Noradrenergic Drugs Improve Cognition, Apathy in Alzheimer Disease

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Researchers sought to evaluate the efficacy of noradrenergic drugs in the improvement of neuropsychiatric and cognitive symptoms in individuals with AD.

The use of pharmacotherapies that target the noradrenergic system has been shown to improve cognition and apathy among patients with dementia or mild cognitive impairment (MCI) associated with Alzheimer disease (AD). These are the findings of a systematic review and meta-analysis published in the Journal of Neurology, Neurosurgery, and Psychiatry.

Recognizing that noradrenergic dysfunction occurs early in the course of AD, researchers sought to evaluate the efficacy of noradrenergic drugs in the improvement of neuropsychiatric and cognitive symptoms in individuals with AD.

The researchers searched for studies that met the following criteria: (1) study populations defined as patients with AD, MCI, Parkinson disease, Lewy body dementia, frontotemporal dementia, or progressive supranuclear palsy; (2) prospective clinical trials that compared drugs that increase noradrenaline levels, or act on 1 of the 3 receptor classes, vs placebo; (3) studies that reported cognitive, behavioral, or neuropsychiatric outcomes.

Overall, 19 randomized controlled trials were included, which comprised 1811 patients. Of these studies, 6 were deemed of “good” quality, 7 of “fair” quality, and 6 of “poor” quality. A meta-analysis of 10 of these studies, which included a total of 1300 patients, demonstrated a significant, small positive effect of noradrenergic drugs on global cognition, based on the Mini-Mental State Examination or Alzheimer’s Disease Assessment Scale–Cognitive Subscale (standardized mean difference [SMD], 0.14; 95% CI, 0.03-0.25; P =.01). Following removal of the 1 “poor” quality study, the effect size remained unchanged (SMD, 0.14; 95% CI, 0.02-0.27; P =.03).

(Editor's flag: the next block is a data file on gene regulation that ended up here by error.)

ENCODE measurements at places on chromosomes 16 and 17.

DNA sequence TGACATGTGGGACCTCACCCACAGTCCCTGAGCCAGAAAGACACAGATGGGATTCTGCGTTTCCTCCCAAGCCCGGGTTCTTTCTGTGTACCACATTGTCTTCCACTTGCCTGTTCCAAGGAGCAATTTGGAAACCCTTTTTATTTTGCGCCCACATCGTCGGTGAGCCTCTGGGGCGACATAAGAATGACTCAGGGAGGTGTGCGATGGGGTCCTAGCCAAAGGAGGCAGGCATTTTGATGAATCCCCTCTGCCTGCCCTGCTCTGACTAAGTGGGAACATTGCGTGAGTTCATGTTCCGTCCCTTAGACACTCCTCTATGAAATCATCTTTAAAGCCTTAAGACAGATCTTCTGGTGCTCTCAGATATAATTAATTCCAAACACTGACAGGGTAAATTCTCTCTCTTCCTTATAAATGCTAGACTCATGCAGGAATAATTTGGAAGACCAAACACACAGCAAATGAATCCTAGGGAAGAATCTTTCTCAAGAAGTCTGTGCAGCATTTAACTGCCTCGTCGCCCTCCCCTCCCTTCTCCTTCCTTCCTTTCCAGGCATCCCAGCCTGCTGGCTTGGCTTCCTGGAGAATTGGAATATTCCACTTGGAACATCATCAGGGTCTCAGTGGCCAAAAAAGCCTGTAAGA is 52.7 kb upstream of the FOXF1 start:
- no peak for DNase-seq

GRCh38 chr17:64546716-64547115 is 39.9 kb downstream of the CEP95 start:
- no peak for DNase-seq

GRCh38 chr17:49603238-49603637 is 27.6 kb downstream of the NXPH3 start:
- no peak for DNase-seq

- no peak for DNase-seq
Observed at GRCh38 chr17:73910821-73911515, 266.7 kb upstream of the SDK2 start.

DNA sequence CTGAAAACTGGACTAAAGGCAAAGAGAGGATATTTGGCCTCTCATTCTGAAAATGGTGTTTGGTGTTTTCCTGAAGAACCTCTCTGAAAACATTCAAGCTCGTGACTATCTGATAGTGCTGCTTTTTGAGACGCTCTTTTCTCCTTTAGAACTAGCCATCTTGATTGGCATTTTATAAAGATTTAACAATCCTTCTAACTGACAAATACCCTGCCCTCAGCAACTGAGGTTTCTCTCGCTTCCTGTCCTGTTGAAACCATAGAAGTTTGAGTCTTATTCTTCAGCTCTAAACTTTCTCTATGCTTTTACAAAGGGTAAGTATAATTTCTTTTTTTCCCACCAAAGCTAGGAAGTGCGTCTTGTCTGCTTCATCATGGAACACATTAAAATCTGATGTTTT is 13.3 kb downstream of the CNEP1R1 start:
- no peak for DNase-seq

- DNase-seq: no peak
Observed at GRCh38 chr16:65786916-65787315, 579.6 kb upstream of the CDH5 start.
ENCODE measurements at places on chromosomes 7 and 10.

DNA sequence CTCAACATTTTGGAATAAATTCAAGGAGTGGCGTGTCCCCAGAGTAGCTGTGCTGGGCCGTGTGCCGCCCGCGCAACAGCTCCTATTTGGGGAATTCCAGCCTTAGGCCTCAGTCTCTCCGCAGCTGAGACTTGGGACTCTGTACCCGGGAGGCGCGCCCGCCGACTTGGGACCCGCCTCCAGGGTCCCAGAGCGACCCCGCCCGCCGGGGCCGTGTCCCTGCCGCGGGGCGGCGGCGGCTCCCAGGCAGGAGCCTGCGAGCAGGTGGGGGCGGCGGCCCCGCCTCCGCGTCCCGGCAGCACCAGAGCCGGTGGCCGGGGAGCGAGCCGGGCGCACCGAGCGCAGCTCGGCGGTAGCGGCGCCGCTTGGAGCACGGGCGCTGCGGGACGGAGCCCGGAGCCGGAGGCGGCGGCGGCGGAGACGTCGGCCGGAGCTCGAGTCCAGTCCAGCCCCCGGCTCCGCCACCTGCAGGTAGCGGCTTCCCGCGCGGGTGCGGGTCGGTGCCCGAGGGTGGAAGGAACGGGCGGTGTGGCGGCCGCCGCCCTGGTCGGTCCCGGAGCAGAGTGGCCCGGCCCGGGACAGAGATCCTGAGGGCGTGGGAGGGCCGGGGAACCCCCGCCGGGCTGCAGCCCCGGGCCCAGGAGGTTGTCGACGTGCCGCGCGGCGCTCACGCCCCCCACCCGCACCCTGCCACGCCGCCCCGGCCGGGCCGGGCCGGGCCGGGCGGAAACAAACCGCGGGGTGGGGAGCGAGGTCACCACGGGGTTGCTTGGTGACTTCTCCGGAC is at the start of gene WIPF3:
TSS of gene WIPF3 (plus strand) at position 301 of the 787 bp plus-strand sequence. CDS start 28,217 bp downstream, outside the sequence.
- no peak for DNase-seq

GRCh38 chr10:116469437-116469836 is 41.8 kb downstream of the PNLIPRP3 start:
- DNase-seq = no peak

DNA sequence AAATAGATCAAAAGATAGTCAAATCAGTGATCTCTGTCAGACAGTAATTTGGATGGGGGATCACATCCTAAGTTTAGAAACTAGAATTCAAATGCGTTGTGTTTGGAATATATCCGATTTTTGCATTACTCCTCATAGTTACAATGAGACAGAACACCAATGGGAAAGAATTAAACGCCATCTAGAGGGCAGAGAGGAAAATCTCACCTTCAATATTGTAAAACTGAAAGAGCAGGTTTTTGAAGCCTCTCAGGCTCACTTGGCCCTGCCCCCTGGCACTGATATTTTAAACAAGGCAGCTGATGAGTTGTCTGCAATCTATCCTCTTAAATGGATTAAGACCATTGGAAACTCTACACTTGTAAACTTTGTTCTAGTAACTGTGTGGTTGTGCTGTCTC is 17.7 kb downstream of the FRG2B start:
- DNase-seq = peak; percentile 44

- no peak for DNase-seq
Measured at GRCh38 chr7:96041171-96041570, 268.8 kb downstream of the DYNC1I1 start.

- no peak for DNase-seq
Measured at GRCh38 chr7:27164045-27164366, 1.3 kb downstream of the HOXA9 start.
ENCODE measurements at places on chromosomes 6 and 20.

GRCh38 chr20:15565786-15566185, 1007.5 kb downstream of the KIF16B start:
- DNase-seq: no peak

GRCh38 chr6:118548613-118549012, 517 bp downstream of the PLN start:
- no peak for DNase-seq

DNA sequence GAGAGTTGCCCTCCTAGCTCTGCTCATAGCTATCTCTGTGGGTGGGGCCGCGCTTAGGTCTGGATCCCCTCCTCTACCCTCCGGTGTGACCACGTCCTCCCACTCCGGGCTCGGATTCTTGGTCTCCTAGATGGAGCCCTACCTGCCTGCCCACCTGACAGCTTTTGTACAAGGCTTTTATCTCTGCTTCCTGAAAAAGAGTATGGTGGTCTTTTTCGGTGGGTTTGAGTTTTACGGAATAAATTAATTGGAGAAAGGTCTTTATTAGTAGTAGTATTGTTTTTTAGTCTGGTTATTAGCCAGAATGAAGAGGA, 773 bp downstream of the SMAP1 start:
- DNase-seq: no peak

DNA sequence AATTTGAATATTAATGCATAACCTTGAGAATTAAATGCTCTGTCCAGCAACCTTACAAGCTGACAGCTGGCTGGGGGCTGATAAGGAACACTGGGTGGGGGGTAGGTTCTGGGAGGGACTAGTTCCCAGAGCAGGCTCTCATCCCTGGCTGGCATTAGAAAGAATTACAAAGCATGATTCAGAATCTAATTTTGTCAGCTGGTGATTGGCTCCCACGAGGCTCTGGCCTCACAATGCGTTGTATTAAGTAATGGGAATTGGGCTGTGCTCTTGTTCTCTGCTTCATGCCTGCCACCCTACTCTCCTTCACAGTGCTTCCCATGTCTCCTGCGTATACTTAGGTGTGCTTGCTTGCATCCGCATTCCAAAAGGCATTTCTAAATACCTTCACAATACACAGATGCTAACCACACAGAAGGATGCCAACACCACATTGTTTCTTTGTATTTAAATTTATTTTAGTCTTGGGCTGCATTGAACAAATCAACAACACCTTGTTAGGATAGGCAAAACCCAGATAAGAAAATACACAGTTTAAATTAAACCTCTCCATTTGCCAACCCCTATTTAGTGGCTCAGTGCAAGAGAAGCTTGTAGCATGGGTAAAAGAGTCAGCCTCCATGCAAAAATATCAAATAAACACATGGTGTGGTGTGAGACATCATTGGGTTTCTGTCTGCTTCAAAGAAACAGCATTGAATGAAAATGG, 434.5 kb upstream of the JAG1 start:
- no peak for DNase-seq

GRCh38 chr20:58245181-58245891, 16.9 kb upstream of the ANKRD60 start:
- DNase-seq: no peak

No significant effect was observed, however, with respect to measures of attention (SMD, 0.14; 95% CI, –0.17-0.19; P =.91).

Further in the meta-analysis on apathy, which involved 8 trials in 425 individuals, a significant, large positive effect of noradrenergic drugs was revealed (SMD, 0.01; 95% CI, 0.16-0.73; P =.002). This positive effect persisted after the removal of outliers to account for heterogeneity across the various studies.

Study limitations included the fact that the inclusion criteria used a threshold of noradrenergic action of the drugs, which was not based on any fixed pharmacodynamic or pharmacokinetic metrics. Instead, the relative action of drugs on noradrenergic and nonnoradrenergic systems at the doses utilized in current licensed applications was considered. Additionally, with respect to study quality, only 6 of the 19 trials were rated as “good.”

The researchers concluded that “Based on this meta-analysis, and recognition of the importance of [the locus coeruleus-noradrenaline] system in multiple neurodegenerative diseases, there is a case for further clinical trials of noradrenergic agents in Alzheimer’s disease and other neurodegenerative conditions.”


David MCB, Del Giovane M, Liu KY, et al. Cognitive and neuropsychiatric effects of noradrenergic treatment in Alzheimer’s disease: systematic and meta-analysis. J Neurol Neurosurg Psychiatry. Published online July 5, 2022. doi:10.1136/jnnp-2022-329136

This article originally appeared on Neurology Advisor